Autosomal dominant polycystic kidney disease (ADPKD) is an inherited systemic disease caused by at least three different genes. The renal and extrarenal clinical manifestations, and the systemic complications due to cystic and non-cystic abnormalities in ADPKD patients have been widely investigated. Cellular and molecular aspects of cystogenetic mechanisms concern epithelial tubular cell proliferation, remodelling of extracellular matrix, fluid secretion and accumulation, and relations between cell proliferation and apoptosis. In vitro studies on cystogenesis suggest a key role of cell-to-cell or cell-to-matrix interactions. Surface proteins mediating cell-to-cell contact, such as E-cadherin (polycystin?), integrin interactions, growth factors, receptor expression, are involved in the process of differentiation of the cellular condition and of the extracellular matrix. Blocking any one of these complex mechanisms should influence the orientation and polarization of epithelial tubular cells and should mediate the inversion of fluid secretion which ends in renal cystogenesis. ADPKD comprises at least three phenotypically indistinguishable but genetically distinct entities, caused by mutations in three autosomal genes: PKD1 (chromosome 16p13.3) is present in about 85% of patients; PKD2 (chromosome 4q13q23) in 10%; PKD3 (unknown chromosome) in a few families. PCR-based mutation detection methods, automated DNA sequencing, and other "functional" methods are used to screen and analyse ADPKD patients. It is not yet known whether the mutations identified so far in PKD1 and PKD2 inactivate the genes or generate an aberrant product. The products of PKD1 and PKD2 genes have been called polycystin 1 and 2. Polycystins are members of a family of interactive proteins involved in complex adhesive cell-cell, cell-matrix, protein-protein, and protein-carbohydrate interactions in the extracellular compartment, and are involved in the same pathway (ion channel regulator? ion channel

  17. Late-acting dominant lethal genetic systems and mosquito control

    PubMed Central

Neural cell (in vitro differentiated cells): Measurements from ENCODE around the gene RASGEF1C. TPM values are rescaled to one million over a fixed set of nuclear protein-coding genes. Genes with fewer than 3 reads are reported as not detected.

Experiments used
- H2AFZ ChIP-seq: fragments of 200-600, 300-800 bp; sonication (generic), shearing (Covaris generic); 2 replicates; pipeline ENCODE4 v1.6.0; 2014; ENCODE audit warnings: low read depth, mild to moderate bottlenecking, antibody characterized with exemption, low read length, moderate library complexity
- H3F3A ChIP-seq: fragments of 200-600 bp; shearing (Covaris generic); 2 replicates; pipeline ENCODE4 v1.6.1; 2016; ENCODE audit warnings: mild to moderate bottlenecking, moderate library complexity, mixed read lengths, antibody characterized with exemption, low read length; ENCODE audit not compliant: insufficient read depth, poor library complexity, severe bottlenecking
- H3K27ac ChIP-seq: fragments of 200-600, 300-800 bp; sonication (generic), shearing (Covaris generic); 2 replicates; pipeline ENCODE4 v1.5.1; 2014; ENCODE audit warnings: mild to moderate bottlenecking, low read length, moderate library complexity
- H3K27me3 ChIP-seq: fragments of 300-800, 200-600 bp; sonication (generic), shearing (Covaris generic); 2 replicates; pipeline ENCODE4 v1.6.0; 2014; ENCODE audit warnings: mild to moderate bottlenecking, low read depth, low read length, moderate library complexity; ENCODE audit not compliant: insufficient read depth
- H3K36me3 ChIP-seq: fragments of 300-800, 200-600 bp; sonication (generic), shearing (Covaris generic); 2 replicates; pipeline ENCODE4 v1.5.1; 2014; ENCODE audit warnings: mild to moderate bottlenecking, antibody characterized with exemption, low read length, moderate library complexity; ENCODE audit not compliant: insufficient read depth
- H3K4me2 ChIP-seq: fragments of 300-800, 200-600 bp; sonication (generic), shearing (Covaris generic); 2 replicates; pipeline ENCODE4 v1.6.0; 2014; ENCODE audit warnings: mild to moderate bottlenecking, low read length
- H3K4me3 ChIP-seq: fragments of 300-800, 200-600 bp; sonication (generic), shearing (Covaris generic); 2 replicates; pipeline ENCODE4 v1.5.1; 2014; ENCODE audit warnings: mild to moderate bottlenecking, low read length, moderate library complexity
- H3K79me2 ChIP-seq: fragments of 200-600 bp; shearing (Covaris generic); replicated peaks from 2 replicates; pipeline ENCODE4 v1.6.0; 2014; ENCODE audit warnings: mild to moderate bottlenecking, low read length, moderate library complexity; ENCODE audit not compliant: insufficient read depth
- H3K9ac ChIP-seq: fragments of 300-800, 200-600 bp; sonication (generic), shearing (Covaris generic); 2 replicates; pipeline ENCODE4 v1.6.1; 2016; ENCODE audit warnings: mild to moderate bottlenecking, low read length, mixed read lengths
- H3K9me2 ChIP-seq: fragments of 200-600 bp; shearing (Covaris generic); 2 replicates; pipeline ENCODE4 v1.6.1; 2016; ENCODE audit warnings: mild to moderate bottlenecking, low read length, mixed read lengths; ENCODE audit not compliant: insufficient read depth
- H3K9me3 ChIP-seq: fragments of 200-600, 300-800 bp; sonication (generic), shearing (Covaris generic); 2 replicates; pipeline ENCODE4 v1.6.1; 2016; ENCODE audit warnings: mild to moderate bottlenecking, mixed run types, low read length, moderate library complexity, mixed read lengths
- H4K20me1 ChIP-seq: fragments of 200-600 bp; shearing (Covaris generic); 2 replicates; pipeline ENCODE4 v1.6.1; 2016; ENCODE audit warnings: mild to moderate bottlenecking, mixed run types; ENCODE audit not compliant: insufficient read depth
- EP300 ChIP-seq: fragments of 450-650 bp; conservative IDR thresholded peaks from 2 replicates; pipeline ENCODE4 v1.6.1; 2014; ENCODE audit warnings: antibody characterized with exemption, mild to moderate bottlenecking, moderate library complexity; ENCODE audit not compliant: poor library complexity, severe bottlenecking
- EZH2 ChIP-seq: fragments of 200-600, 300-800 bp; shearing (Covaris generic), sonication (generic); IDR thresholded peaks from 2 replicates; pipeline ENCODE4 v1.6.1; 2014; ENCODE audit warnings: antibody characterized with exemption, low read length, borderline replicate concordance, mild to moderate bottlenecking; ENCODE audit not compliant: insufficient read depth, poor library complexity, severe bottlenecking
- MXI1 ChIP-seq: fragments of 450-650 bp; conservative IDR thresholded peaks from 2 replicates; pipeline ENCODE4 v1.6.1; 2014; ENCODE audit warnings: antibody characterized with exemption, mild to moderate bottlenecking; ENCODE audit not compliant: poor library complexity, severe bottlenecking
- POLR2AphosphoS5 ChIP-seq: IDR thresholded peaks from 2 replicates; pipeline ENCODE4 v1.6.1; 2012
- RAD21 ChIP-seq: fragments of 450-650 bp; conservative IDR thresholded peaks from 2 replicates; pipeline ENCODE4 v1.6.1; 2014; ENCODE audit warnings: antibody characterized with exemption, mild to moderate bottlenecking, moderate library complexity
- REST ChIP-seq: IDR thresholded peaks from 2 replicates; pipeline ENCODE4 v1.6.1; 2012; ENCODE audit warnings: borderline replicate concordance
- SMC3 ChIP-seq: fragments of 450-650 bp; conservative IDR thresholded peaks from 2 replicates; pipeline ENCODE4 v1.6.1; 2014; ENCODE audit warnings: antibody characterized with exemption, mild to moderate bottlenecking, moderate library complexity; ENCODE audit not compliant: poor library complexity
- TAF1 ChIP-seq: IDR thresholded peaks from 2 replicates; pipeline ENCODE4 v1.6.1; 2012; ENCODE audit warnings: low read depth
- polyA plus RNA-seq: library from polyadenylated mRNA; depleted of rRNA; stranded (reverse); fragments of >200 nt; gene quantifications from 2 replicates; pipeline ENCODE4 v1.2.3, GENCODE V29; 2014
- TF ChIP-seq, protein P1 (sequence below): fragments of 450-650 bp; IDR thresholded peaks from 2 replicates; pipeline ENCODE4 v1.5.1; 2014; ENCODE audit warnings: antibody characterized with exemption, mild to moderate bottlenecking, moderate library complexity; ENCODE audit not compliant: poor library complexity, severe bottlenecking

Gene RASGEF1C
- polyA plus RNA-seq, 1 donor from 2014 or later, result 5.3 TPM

Phuc, Hoang Kim; Andreasen, Morten H; Burton, Rosemary S; Vass, Céline; Epton, Matthew J; Pape, Gavin; Fu, Guoliang; Condon, Kirsty C; Scaife, Sarah; Donnelly, Christl A; Coleman, Paul G; White-Cooper, Helen; Alphey, Luke

    2007-01-01

    Background Reduction or elimination of vector populations will tend to reduce or eliminate transmission of vector-borne diseases. One potential method for environmentally-friendly, species-specific population control is the Sterile Insect Technique (SIT). SIT has not been widely used against insect disease vectors such as mosquitoes, in part because of various practical difficulties in rearing, sterilization and distribution. Additionally, vector populations with strong density-dependent effects will tend to be resistant to SIT-based control as the population-reducing effect of induced sterility will tend to be offset by reduced density-dependent mortality. Results We investigated by mathematical modeling the effect of manipulating the stage of development at which death occurs (lethal phase) in an SIT program against a density-dependence-limited insect population. We found late-acting lethality to be considerably more effective than early-acting lethality. No such strains of a vector insect have been described, so as a proof-of-principle we constructed a strain of the principal vector of the dengue and yellow fever viruses, Aedes (Stegomyia) aegypti, with the necessary properties of dominant, repressible, highly penetrant, late-acting lethality. Conclusion Conventional SIT induces early-acting (embryonic) lethality, but genetic methods potentially allow the lethal phase to be tailored to the program. For insects with strong density-dependence, we show that lethality after the density-dependent phase would be a considerable improvement over conventional methods. For density-dependent parameters estimated from field data for Aedes aegypti, the critical release ratio for population elimination is modeled to be 27% to 540% greater for early-acting rather than late-acting lethality. Our success in developing a mosquito strain with the key features that the modeling indicated were desirable demonstrates the feasibility of this approach for improved SIT for disease

  18. Late-acting dominant lethal genetic systems and mosquito control.

    PubMed

    Phuc, Hoang Kim; Andreasen, Morten H; Burton, Rosemary S; Vass, Céline; Epton, Matthew J; Pape, Gavin; Fu, Guoliang; Condon, Kirsty C; Scaife, Sarah; Donnelly, Christl A; Coleman, Paul G; White-Cooper, Helen; Alphey, Luke

    2007-03-20